• Show TV Channels

    Hide TV Channels

  • Show Radio Channels

    Hide Radio Channels

  • Show Years

    Hide Years

  • Issues

Close group

Close group

Destination D-Day


We have produced a Style Guide to help editors follow a standard format when editing a listing. If you are unsure how best to edit this programme please take a moment to read it.
Presented by Sir Huw Wheldon
On a cold February night in 1944, two British frogmen crawled on to a Normandy beach from the freezing sea to take samples of sand for scientific analysis from under the noses of German sentries. It was one of the most audacious of all the incredible operations that went into the planning of the Allied invasion of Europe. Throughout Britain during the 12 months before June
1944, men had been searching for the weak points in the vast German defences - all to ensure that D-Day, when it came, would be successful. The late Sir Huw Wheldon , then a major in the 6th
Airborne Division, landed with his unit on 6 June to help defend the left flank of the invasion force against counter-attack. In this programme he tells the story of the Allied plans and preparations which helped ensure the success of Operation Overlord.
Outstanding (DAILY TELEGRAPH) Riveting (DAILY EXPRESS) Magnifique (THE GUARDIAN) Joyous triumph (MAIL ON SUNDAY) Written by HUW WHELDON and ROY DAVIES
Assistant producer HARRY THOMPSON Producer ROY DAVIES (R)


Presented By: Sir Huw Wheldon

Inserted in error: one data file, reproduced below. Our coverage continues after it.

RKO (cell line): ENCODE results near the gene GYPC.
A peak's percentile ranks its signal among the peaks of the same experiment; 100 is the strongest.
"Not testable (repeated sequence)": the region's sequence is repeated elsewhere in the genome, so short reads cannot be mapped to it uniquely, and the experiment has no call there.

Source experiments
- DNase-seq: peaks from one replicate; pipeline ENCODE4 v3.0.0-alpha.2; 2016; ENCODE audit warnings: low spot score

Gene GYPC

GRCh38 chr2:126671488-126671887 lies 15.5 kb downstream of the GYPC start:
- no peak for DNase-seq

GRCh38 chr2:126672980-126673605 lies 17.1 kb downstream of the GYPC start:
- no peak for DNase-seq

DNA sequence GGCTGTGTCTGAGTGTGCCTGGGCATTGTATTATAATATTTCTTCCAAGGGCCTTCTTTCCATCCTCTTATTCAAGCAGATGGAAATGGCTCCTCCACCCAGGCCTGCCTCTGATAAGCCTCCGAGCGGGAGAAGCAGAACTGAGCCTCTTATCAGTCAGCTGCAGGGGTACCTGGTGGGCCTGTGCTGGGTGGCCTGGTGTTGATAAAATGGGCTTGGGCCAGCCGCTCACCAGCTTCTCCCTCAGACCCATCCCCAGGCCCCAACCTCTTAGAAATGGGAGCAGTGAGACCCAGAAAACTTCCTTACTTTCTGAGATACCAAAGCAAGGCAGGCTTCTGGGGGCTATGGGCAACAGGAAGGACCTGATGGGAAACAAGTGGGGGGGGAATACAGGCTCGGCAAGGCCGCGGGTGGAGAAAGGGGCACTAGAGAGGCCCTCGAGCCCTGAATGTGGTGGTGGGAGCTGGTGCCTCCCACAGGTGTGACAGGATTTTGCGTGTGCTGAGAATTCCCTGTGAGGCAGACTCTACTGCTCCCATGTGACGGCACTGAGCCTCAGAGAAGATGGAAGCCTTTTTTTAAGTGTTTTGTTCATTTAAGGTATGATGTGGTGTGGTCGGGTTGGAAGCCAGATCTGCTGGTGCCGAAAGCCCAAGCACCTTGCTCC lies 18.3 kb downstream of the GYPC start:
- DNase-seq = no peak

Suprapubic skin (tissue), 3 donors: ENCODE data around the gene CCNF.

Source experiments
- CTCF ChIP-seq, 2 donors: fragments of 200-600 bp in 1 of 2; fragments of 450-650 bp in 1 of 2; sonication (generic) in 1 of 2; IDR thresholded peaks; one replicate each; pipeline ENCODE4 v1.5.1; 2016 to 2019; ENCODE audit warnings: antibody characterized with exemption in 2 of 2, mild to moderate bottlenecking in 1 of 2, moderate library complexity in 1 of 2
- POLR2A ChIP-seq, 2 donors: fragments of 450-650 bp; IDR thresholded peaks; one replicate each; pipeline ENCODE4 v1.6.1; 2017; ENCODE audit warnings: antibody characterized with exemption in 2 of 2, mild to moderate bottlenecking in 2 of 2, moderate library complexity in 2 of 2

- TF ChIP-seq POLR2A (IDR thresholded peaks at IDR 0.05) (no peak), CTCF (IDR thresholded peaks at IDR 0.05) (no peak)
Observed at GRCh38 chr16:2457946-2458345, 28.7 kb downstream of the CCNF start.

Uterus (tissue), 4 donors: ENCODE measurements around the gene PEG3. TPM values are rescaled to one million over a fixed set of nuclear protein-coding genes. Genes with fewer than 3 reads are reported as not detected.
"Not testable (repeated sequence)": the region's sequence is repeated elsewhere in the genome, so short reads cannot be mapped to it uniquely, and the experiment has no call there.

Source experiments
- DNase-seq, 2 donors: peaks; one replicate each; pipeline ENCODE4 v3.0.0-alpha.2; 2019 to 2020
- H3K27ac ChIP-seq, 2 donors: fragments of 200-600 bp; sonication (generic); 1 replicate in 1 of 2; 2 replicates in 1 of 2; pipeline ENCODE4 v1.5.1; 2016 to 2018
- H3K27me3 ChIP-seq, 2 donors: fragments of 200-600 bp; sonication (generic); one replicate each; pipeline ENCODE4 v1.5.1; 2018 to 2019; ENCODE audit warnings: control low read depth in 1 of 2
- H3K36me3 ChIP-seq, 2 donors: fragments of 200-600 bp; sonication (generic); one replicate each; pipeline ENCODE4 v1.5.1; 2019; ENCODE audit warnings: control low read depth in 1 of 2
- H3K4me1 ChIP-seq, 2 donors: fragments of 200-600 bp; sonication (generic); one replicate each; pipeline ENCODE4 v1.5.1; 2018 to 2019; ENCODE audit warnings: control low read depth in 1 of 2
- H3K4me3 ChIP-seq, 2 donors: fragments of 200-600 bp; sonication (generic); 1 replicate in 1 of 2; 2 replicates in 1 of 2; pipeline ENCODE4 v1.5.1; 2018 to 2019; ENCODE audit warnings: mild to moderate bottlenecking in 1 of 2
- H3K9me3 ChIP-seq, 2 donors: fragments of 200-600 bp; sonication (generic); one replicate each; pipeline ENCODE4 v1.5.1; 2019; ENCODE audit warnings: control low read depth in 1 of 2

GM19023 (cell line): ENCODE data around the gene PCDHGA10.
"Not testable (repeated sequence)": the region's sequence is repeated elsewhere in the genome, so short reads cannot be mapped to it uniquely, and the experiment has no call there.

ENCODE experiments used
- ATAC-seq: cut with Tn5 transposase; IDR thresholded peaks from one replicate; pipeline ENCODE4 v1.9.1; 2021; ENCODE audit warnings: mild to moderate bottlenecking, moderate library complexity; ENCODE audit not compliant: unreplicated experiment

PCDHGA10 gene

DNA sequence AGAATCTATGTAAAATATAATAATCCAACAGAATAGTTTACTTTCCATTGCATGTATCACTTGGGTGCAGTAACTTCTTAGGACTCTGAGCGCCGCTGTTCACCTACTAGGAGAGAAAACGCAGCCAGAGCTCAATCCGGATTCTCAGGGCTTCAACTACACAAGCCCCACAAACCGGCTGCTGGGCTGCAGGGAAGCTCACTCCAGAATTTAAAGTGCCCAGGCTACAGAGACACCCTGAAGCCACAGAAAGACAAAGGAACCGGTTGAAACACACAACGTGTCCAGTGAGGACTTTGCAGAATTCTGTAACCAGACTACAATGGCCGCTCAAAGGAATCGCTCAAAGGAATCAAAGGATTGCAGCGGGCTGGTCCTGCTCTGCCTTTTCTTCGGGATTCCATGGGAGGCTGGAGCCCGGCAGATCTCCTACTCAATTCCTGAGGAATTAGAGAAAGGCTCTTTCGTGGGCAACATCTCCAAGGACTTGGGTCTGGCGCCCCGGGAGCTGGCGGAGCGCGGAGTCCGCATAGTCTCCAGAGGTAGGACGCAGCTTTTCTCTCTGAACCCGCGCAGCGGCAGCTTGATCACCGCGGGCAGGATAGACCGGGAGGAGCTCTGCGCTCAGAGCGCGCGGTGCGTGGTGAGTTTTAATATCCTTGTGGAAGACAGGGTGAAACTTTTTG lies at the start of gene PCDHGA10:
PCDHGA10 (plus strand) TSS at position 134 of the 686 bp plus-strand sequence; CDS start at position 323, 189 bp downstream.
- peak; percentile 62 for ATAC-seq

Unknown: Sir Huw Wheldon
Written By: Huw Wheldon
Written By: Roy Davies
Producer: Harry Thompson
Producer: Roy Davies

Tell us more or contact us

Do you know something about this programme that we have not included above?
Or would you like to ask the Genome team a question?

Tell us more or contact us

About this project

This site contains the BBC listings information which the BBC printed in Radio Times between 1923 and 2009. You can search the site for BBC programmes, people, dates and Radio Times editions.

We hope it helps you find information about that long forgotten BBC programme, research a particular person or browse your own involvement with the BBC.

Through the listings, you will also be able to use the Genome search function to find thousands of radio and TV programmes that are already available to view or listen to on the BBC website.

There are more than 5 million programme listings in Genome. This is a historical record of the planned output and the BBC services of any given time. It should be viewed in this context and with the understanding that it reflects the attitudes and standards of its time - not those of today.

Feedback about Destination D-Day, BBC One London, 17.00, 1 June 1986
Please leave this link here so we can find the programme you're referring to: http://genome.ch.bbc.co.uk/f857b4c4465c415685f532b58204faaf

Welcome to BBC Genome

Genome is a digitised version of the Radio Times from 1923 to 2009 and is made available for internal research purposes only. You will need to obtain the relevant third party permissions for any use, including use in programmes, online etc.

This internal version of Genome, which includes all the magazine covers, images and articles as well as the programme listings from the Radio Times, is different to the version of BBC Genome that is available externally/to the public. It is only available inside the BBC network.

Your use of this version of Genome is covered by the BBC Acceptable Use of Information Systems Policy and these terms.

BBC Guidance

This historical record contains material which some might find offensive
Continue Cancel